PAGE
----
Fw: VERY interesting

storkrn storkrn at EMAIL.MSN.COM
Wed Aug 2 00:49:16 UTC 2000

This is in wide circulation on the net with no attribution or other
identifying data.

Subject: VERY interesting

> Life in the 1500s:
> Most people got married in June because they took
> their yearly bath in May and were still smelling pretty good by
> June.  However, they were starting to smell, so brides carried
> a bouquet of flowers to hide the b.o.
> Baths equaled a big tub filled with hot water. The man of the house
> had the privilege of the nice clean water, then all the other sons and
> men, then the women and finally the children. Last of all the babies.
> By then the water was so dirty you could actually loose someone in it.
> Hence the saying, "Don't throw the baby out with the bath water."
> Houses had thatched roofs. Thick straw, piled high, with no wood
> underneath. It was the only place for animals to get warm, so all the
> pets ... dogs, cats and other small animals, mice, rats, bugs lived
> in the roof. When it rained it became slippery and sometimes the
> animals would slip and fall off the roof. Hence the saying, "It's
> raining
> cats and dogs."
> There was nothing to stop things from falling into the house. This
> posed a real problem in the bedroom where bugs and other droppings
> could really mess up your nice clean bed. So, they found if they made
> beds with big posts and hung a sheet over the top, it addressed that
> problem. Hence those beautiful big 4 poster beds with canopies.
> The floor was dirt. Only the wealthy had something other than dirt,
> hence the saying "dirt poor." The wealthy had slate floors which would
> get slippery in the winter when wet. So they spread thresh on the floor
> to help keep their footing. As the winter wore on, they kept adding
> more thresh until when you opened the door, it would all start
> slipping outside. A piece of wood was placed at the entry way,
> hence a "thresh hold."
> They cooked in the kitchen in a big kettle that always hung over
> the fire. Every day they lit the fire and added things to the pot. They
> mostly ate vegetables and didn't get much meat. They would eat the
> stew for dinner leaving leftovers in the pot to get cold overnight and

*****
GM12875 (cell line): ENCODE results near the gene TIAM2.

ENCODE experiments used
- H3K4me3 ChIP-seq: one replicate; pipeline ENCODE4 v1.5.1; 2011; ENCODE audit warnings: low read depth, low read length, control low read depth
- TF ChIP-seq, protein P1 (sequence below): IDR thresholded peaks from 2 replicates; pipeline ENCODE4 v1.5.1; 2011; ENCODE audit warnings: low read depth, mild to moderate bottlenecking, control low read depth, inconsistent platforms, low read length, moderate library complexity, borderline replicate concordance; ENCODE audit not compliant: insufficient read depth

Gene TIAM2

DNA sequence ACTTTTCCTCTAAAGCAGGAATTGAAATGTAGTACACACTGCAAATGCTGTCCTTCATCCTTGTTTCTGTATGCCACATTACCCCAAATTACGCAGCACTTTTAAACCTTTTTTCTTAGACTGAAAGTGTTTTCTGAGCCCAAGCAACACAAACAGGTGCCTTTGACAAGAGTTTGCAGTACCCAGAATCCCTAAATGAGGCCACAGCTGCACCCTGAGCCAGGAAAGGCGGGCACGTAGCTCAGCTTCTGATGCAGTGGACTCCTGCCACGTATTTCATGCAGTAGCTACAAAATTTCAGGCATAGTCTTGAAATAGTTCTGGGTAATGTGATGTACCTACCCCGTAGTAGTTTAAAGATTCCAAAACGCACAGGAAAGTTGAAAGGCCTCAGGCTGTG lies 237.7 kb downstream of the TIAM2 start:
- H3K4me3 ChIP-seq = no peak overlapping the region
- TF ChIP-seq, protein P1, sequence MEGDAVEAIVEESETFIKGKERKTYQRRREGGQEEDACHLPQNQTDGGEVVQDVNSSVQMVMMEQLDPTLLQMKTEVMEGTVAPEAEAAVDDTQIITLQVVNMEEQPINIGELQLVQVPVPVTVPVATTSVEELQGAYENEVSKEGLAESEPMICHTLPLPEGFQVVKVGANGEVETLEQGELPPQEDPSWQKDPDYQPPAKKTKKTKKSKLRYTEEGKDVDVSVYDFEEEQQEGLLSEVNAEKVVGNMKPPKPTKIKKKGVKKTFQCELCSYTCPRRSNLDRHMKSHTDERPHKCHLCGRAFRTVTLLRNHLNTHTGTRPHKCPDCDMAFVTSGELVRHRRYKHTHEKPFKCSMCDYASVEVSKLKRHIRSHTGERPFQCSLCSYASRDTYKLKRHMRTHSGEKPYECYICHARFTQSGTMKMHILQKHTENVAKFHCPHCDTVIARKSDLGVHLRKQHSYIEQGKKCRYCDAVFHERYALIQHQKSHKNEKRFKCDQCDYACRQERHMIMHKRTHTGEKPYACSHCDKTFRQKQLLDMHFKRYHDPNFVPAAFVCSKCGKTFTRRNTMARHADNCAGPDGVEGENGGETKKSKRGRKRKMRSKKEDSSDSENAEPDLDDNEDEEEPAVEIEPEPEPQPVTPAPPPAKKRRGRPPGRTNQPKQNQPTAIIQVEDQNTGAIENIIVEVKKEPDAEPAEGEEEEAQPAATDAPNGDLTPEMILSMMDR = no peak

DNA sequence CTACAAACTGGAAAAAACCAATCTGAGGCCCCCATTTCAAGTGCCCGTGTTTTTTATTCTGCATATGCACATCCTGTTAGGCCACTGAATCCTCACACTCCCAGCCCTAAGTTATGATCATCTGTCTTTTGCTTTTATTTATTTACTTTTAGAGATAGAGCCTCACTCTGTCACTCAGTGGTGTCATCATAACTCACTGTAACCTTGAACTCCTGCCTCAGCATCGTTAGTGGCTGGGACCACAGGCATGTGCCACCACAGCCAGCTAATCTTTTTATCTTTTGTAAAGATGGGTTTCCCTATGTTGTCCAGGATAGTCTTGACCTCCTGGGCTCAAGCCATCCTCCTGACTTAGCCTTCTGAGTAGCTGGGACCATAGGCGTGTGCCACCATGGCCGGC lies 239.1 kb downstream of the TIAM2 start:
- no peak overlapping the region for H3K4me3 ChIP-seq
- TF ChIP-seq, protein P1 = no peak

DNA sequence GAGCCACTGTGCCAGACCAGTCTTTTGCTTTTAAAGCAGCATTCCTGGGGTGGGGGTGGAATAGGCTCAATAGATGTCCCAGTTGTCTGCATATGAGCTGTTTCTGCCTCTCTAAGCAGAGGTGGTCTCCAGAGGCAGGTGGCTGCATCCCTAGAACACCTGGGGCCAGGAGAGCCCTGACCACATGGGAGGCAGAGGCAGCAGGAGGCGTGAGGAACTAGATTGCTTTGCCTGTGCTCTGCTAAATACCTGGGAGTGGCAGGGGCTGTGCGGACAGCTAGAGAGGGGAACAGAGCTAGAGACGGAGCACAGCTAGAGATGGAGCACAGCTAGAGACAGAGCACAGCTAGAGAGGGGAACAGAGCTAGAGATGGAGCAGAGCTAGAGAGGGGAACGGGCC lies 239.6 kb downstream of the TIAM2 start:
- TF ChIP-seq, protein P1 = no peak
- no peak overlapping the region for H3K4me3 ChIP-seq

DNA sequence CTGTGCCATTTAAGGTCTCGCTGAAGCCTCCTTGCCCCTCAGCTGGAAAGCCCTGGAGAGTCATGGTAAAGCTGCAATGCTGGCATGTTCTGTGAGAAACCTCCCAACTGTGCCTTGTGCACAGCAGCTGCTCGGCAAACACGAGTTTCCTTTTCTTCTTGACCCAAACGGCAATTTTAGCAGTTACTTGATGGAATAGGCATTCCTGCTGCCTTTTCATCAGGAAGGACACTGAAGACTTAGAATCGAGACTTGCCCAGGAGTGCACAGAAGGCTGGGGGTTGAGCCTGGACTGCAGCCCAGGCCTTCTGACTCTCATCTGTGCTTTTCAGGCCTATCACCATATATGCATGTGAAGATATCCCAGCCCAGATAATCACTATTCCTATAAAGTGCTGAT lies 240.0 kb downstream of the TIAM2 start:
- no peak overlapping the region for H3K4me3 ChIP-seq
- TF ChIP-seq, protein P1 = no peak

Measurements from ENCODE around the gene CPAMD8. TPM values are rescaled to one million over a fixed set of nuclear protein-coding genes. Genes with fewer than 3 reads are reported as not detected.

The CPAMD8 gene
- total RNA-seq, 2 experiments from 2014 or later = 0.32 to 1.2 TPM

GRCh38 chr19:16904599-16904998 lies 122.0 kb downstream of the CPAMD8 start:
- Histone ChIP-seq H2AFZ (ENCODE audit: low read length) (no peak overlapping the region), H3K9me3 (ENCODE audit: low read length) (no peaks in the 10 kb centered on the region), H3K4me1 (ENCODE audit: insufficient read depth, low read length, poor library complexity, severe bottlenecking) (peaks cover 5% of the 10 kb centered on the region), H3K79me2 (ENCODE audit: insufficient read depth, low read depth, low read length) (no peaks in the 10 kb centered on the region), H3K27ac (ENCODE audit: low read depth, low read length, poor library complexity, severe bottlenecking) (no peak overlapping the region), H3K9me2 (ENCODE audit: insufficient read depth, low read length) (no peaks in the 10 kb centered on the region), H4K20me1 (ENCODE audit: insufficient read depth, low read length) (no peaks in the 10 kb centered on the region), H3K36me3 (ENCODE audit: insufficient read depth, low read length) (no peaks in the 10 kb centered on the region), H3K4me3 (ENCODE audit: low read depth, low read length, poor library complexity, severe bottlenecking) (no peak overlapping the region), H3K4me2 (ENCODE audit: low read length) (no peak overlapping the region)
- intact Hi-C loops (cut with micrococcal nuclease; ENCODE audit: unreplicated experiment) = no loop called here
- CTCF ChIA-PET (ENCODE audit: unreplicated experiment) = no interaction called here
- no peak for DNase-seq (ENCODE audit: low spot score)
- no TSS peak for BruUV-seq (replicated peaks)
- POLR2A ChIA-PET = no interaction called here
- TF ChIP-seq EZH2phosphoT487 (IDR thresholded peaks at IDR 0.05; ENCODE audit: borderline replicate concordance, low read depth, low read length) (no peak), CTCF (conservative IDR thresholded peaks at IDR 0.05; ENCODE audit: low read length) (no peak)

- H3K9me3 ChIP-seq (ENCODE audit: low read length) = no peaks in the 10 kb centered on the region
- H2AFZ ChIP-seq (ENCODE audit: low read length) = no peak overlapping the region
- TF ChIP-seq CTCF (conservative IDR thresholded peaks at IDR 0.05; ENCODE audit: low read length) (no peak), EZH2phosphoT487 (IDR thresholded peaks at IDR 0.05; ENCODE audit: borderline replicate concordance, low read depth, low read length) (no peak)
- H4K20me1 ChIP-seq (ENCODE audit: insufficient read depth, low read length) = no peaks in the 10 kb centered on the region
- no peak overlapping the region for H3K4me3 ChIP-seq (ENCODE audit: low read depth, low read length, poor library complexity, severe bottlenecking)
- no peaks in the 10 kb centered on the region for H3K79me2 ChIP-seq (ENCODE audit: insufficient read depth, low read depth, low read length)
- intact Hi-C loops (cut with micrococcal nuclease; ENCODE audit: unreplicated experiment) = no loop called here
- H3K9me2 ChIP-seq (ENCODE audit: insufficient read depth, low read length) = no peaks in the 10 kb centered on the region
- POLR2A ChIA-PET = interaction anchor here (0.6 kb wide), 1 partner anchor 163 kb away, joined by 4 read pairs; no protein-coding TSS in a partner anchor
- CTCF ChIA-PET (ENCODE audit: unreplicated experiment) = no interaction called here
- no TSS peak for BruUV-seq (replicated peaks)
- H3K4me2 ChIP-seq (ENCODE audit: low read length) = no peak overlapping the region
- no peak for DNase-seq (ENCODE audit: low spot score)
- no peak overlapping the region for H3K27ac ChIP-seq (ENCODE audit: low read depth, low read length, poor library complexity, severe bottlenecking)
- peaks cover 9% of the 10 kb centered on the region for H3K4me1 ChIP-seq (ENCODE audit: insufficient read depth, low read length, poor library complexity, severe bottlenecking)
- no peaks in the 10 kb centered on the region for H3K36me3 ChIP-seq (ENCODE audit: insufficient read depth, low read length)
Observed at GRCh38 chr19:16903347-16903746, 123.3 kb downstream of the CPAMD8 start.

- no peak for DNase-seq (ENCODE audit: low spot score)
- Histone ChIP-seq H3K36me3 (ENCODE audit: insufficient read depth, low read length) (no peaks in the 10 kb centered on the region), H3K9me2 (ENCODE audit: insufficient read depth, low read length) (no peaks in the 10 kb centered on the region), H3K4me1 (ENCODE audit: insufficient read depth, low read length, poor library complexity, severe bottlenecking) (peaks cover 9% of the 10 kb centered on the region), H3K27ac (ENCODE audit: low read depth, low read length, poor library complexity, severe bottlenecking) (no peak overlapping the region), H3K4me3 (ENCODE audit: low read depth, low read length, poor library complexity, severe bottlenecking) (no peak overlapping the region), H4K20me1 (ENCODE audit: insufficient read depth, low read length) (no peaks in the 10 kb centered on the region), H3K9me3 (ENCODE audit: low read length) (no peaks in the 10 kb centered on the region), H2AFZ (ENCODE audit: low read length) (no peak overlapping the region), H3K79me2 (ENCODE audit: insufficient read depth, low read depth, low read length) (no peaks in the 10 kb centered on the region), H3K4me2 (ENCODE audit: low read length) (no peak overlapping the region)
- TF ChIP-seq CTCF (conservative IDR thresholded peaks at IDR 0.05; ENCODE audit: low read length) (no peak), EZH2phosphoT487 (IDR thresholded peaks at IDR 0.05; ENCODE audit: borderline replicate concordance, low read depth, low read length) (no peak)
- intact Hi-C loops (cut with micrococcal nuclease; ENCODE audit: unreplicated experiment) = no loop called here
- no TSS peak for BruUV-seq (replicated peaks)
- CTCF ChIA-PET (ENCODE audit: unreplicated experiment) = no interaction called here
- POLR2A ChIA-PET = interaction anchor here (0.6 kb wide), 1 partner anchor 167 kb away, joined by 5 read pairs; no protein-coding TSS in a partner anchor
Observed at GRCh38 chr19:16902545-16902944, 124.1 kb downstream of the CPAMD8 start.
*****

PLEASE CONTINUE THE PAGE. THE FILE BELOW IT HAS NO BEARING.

> then start over the next day. Sometimes the stew had food in it that
> had been in there for a month. Hence the rhyme: peas porridge hot,
> peas porridge cold, peas porridge in the pot nine days old.
> Sometimes they could obtain pork and would feel really special
> when that happened. When company came over, they would
> bring out some bacon and hang it to show it off. It was a sign of
> wealth and that a man "could really bring home the bacon." They
> would cut off a little to sharewith guests and would all sit around
> and "chew the fat."
> Those with money had plates made of pewter. Food with a high acid
> content caused some of the lead to leach onto the food. This happened
> most often with tomatoes, so they stopped eating tomatoes ... for 400
> years.
> Most people didn't have pewter plates, but had trenchers- a piece of
> wood with the middle scooped out like a bowl. Trencher were never washed
> and a lot of times worms got into the wood. After eating off wormy
> trenchers, they would get "trench mouth."
> Bread was divided according to status. Workers got the burnt bottom
> of the loaf, the family got the middle, and guests got the top, or the
> "upper crust."
> Lead cups were used to drink ale or whiskey. The combination would
> sometimes knock them out for a couple of days. Someone walking along
> the road would take them for dead and prepare them for burial. They were
> laid out on the kitchen table for a couple of days and the family would
> gather around and eat and drink and wait and see if they would wake up.
> Hence the custom of holding a "wake."
> England is old and small and they started running out of places to
> bury people. So, they would dig up coffins and would take their bones
> to a house and reuse the grave. In reopening these coffins, one out of
> 25
> coffins were found to have scratch marks on the inside and they
> realized they had been burying people alive. So they thought they would
> tie astring on their wrist and lead it through the coffin and up through
> the ground and tie it to a bell. Someone would have to sit out in the
> graveyard all night to listen for the bell. Hence on the "graveyard
> shift" they would know that someone was "saved by the bell"
> or he was a "dead ringer."

More information about the Ads-l mailing list